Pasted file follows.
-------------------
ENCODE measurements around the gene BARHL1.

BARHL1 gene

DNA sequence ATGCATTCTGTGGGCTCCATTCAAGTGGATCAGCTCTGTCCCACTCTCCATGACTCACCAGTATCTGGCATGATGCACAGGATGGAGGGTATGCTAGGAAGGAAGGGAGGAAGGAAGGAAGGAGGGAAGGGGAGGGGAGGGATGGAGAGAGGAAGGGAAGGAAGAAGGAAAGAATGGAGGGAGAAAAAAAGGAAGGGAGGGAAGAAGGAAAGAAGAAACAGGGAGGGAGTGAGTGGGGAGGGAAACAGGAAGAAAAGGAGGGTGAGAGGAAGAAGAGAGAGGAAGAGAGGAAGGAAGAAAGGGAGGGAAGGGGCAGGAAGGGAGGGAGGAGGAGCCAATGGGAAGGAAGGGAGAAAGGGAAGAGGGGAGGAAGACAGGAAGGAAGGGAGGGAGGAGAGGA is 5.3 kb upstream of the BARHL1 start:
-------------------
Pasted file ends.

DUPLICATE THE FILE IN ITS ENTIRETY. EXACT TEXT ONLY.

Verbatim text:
ENCODE measurements around the gene BARHL1.

BARHL1 gene

DNA sequence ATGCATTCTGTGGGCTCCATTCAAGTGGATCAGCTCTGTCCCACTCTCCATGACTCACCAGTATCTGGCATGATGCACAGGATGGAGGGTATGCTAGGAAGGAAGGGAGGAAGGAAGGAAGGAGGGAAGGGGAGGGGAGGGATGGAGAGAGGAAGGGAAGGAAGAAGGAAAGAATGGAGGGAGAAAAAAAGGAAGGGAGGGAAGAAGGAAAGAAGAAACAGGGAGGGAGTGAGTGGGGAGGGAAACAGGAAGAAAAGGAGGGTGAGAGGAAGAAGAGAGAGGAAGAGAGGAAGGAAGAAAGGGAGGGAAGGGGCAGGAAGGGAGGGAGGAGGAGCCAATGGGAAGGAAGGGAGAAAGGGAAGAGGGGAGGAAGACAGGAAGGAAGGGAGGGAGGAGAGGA is 5.3 kb upstream of the BARHL1 start: